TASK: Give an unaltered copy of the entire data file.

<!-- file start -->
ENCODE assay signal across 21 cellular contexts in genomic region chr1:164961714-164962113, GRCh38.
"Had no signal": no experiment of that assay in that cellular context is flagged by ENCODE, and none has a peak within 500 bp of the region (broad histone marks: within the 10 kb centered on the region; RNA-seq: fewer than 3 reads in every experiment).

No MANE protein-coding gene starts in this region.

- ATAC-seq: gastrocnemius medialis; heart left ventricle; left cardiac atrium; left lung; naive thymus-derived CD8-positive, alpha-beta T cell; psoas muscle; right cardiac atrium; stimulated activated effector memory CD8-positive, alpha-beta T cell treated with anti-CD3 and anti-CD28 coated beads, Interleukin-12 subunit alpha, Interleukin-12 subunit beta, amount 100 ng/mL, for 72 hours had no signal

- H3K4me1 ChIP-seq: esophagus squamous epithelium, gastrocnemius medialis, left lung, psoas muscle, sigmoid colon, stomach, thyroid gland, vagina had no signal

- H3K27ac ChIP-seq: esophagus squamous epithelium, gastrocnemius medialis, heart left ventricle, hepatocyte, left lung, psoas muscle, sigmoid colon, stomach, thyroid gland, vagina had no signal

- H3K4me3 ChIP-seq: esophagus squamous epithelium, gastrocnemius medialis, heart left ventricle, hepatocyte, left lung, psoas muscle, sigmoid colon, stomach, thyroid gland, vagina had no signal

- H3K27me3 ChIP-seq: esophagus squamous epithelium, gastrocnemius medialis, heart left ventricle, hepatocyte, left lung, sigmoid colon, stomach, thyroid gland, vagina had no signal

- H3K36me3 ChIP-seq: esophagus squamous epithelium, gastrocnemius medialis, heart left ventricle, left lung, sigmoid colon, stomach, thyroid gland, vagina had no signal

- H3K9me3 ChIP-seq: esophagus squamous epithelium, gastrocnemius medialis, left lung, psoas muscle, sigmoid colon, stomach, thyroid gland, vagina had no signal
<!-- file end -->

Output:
ENCODE assay signal across 21 cellular contexts in genomic region chr1:164961714-164962113, GRCh38.
"Had no signal": no experiment of that assay in that cellular context is flagged by ENCODE, and none has a peak within 500 bp of the region (broad histone marks: within the 10 kb centered on the region; RNA-seq: fewer than 3 reads in every experiment).

No MANE protein-coding gene starts in this region.

- ATAC-seq: gastrocnemius medialis; heart left ventricle; left cardiac atrium; left lung; naive thymus-derived CD8-positive, alpha-beta T cell; psoas muscle; right cardiac atrium; stimulated activated effector memory CD8-positive, alpha-beta T cell treated with anti-CD3 and anti-CD28 coated beads, Interleukin-12 subunit alpha, Interleukin-12 subunit beta, amount 100 ng/mL, for 72 hours had no signal

- H3K4me1 ChIP-seq: esophagus squamous epithelium, gastrocnemius medialis, left lung, psoas muscle, sigmoid colon, stomach, thyroid gland, vagina had no signal

- H3K27ac ChIP-seq: esophagus squamous epithelium, gastrocnemius medialis, heart left ventricle, hepatocyte, left lung, psoas muscle, sigmoid colon, stomach, thyroid gland, vagina had no signal

- H3K4me3 ChIP-seq: esophagus squamous epithelium, gastrocnemius medialis, heart left ventricle, hepatocyte, left lung, psoas muscle, sigmoid colon, stomach, thyroid gland, vagina had no signal

- H3K27me3 ChIP-seq: esophagus squamous epithelium, gastrocnemius medialis, heart left ventricle, hepatocyte, left lung, sigmoid colon, stomach, thyroid gland, vagina had no signal

- H3K36me3 ChIP-seq: esophagus squamous epithelium, gastrocnemius medialis, heart left ventricle, left lung, sigmoid colon, stomach, thyroid gland, vagina had no signal

- H3K9me3 ChIP-seq: esophagus squamous epithelium, gastrocnemius medialis, left lung, psoas muscle, sigmoid colon, stomach, thyroid gland, vagina had no signal